Associated Press

COLUMBIA, Mo. (AP) — Former longtime Missouri basketball coach Norm Stewart made sure while unveiling a statue of himself on campus to give plenty of credit.

Stewart unveiled the statue outside Mizzou Arena on Friday, hours before Missouri’s season opener against Iowa State. The man who coached basketball at Missouri for 32 seasons, finishing with a 634-333 record, pulled a black curtain off the statue in front of a crowd that included more than 20 former players, such as Jon Sundvold and Doug Smith.

“I know I speak for Tigers everywhere,” athletic director Jim Sterk said. “Thank you, coach.”

The bronze statue features Stewart pointing with his right hand, index finger extended — probably in the direction of an official, Stewart joked.

“I’ve been out of (coaching) 18, 19 years and people might not know who that is,” he said, “but I hope people bring their children, I hope they bring their grandchildren, I hope they bring their friends and they come by and the players that were there, the student assistants and doctors and trainers all bring their friends and point to that (statue) and say, ‘I helped put that there.’ Because they did. They’re the ones who put it there. And I’m so proud that it’s me.”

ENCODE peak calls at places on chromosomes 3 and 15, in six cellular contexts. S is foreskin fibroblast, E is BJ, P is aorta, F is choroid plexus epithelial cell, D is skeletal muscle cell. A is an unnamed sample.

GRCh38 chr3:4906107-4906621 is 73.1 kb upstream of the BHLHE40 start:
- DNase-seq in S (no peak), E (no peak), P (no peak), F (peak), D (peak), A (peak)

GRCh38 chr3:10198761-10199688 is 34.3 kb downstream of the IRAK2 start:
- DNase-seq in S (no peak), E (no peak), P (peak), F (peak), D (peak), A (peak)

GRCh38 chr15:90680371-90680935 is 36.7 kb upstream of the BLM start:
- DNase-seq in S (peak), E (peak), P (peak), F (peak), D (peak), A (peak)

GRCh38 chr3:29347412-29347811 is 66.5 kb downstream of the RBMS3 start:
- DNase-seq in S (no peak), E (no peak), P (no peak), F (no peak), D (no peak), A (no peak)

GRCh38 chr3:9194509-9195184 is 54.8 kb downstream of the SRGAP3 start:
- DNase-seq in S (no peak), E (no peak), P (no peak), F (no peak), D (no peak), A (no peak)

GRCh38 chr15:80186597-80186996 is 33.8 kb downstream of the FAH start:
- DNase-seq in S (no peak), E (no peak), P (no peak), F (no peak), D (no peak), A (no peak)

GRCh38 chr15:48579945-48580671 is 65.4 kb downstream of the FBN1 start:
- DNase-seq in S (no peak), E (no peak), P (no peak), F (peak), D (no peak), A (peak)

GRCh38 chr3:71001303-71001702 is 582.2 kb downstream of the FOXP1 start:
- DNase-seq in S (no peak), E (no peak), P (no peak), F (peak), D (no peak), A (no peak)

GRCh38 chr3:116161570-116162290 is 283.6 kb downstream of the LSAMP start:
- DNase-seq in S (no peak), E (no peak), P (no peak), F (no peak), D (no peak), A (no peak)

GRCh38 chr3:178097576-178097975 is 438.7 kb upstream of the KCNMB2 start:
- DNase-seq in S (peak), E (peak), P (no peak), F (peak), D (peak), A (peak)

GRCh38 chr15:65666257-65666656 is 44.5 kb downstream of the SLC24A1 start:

Former University of Missouri men’s head basketball coach Norm Stewart stand with his wife Virginia during dedication ceremonies of a new statue of him outside of Mizzou Arena on the campus of the University of Missouri in Columbia, Missouri on November 10, 2017. Photo by Bill Greenblatt/UPI

Stewart, who became Missouri’s coach 50 years ago, is the only person in Missouri history to be inducted into the university’s Athletics Hall of Fame as both a coach and student-athlete. His reached the NCAA Tournament 16 times and won eight regular-season conference championships and six conference tournament championships.

“He taught us things fathers do,” said Smith, a former All-American at Missouri and the program’s No. 2 career scorer and rebounder. “I owe him everything today.”

Stewart didn’t say if he had given any advice to Missouri’s first-year coach, Cuonzo Martin, but he believes Martin has “passed a lot of tests already.” He said several people have told him they have an “extremely good” impression of the new coach.

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